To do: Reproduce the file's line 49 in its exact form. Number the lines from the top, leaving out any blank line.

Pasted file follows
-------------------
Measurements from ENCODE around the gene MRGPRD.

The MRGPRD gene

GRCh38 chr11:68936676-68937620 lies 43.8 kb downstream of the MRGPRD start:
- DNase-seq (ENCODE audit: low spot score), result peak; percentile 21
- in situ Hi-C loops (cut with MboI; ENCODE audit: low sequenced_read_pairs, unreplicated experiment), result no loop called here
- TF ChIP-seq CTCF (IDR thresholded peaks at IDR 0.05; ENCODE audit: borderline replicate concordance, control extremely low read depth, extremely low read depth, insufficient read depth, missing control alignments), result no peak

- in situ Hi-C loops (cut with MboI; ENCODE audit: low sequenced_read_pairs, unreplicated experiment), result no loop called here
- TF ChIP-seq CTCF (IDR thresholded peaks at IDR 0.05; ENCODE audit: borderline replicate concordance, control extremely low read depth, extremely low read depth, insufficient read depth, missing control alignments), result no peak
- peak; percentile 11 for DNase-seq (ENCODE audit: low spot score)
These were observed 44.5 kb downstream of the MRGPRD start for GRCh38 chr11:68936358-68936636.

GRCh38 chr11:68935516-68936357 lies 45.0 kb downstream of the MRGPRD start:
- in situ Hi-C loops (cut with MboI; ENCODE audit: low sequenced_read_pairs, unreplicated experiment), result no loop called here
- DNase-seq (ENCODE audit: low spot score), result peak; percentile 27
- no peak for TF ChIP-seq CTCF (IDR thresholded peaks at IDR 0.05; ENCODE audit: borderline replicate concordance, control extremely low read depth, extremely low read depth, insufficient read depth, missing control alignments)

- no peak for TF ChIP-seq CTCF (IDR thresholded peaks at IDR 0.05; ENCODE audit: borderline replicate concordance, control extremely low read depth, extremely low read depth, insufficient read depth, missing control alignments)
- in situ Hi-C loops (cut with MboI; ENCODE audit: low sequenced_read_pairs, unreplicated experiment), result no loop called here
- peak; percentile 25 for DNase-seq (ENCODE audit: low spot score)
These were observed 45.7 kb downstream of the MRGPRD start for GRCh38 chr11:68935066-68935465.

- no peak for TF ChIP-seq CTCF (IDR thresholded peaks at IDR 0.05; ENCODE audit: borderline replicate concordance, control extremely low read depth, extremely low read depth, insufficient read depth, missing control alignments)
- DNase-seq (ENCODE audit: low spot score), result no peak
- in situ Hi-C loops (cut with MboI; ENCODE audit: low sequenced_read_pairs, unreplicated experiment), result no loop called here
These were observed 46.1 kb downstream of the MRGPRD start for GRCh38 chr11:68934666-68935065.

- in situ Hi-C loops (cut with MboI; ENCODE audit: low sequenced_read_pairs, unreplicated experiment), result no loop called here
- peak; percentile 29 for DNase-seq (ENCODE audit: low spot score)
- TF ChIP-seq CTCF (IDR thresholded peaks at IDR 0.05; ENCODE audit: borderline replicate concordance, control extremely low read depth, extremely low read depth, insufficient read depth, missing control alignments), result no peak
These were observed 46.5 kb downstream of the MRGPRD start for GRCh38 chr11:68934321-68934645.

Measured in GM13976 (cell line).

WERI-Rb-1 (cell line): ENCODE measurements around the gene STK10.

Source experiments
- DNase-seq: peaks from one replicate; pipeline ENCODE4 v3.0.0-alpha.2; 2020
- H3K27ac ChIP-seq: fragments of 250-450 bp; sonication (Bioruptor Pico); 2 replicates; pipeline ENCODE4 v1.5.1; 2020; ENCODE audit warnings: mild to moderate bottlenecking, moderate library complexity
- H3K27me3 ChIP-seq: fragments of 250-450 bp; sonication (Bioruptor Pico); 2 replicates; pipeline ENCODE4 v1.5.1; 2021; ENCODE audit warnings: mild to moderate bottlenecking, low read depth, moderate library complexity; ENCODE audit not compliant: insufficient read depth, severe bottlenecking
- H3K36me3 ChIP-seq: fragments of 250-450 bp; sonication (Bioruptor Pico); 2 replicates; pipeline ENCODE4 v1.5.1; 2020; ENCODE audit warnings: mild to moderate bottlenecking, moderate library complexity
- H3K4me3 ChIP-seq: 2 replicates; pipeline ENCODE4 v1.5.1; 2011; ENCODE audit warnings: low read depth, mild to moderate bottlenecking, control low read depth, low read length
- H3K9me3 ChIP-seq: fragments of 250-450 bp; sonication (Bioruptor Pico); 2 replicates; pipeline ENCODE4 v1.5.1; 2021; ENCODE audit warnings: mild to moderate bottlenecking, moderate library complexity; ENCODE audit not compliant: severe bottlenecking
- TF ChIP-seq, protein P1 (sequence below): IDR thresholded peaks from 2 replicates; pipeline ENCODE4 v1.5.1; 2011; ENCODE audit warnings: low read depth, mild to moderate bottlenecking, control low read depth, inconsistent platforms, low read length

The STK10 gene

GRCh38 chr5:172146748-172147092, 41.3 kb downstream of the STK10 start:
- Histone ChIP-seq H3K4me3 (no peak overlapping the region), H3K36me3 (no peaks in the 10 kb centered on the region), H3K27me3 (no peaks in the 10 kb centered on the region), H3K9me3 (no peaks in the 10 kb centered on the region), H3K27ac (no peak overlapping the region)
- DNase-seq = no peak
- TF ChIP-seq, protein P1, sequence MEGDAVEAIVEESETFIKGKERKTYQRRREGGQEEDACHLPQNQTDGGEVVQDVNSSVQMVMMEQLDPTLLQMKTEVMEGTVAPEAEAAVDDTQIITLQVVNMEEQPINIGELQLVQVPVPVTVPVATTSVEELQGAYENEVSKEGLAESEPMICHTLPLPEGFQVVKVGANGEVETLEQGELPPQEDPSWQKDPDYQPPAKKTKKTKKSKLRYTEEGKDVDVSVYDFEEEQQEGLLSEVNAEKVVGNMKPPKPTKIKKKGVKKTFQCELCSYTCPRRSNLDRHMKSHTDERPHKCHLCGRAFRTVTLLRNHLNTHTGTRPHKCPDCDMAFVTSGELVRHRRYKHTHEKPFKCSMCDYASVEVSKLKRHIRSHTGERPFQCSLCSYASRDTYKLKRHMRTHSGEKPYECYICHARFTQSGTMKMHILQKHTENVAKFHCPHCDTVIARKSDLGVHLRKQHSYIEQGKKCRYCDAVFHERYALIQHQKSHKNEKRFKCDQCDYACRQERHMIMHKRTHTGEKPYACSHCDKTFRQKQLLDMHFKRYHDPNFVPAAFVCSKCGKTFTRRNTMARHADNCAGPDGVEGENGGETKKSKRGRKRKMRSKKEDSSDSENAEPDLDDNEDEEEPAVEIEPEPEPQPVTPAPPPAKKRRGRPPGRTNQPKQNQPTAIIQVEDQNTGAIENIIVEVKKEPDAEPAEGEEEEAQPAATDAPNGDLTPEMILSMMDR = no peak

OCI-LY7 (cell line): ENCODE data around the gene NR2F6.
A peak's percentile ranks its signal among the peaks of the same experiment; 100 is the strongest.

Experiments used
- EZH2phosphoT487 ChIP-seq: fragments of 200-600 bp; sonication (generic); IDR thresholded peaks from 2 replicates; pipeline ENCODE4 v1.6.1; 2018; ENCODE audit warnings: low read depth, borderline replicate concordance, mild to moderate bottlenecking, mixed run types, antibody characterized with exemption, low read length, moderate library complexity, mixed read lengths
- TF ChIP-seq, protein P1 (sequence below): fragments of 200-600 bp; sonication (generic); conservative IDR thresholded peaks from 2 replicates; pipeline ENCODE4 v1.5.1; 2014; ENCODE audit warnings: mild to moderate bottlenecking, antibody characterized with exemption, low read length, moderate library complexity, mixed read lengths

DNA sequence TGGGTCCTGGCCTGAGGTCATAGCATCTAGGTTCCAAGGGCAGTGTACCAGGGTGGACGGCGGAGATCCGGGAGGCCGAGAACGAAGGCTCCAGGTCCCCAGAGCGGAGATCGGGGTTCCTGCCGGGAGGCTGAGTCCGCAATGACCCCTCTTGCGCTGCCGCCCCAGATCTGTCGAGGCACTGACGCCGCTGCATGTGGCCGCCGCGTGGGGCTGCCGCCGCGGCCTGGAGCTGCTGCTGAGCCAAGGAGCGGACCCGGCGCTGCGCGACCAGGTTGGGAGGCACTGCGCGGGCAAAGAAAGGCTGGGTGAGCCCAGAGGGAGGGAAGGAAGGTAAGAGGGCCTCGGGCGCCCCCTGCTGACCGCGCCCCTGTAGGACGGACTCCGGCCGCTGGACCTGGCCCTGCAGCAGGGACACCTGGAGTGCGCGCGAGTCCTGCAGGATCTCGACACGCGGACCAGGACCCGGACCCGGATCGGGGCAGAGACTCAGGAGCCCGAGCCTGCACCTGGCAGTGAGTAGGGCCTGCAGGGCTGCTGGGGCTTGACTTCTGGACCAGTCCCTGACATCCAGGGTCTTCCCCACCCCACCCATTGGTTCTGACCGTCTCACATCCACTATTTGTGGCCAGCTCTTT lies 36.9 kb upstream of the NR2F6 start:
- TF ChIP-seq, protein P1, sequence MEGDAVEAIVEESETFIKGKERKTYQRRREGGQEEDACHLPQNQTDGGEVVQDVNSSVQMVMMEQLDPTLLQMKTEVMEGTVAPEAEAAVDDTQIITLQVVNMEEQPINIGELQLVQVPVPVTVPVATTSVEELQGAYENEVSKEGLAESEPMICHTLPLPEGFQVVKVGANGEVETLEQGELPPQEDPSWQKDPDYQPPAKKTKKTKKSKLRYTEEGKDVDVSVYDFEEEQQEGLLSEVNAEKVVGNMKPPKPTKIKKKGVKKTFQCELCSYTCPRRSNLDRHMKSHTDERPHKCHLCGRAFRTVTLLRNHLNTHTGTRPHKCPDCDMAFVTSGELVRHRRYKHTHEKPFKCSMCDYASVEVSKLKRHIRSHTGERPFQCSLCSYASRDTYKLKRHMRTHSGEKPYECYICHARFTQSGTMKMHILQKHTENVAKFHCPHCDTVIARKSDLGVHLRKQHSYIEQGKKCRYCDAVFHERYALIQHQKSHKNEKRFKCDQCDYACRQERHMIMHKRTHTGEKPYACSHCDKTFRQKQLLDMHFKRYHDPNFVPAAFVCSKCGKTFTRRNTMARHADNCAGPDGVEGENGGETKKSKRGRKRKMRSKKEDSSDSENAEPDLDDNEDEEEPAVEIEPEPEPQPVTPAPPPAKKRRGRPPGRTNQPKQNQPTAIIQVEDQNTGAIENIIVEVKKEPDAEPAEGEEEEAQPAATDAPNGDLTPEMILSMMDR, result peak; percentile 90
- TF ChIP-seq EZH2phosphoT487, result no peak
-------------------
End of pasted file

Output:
- TF ChIP-seq EZH2phosphoT487, result no peak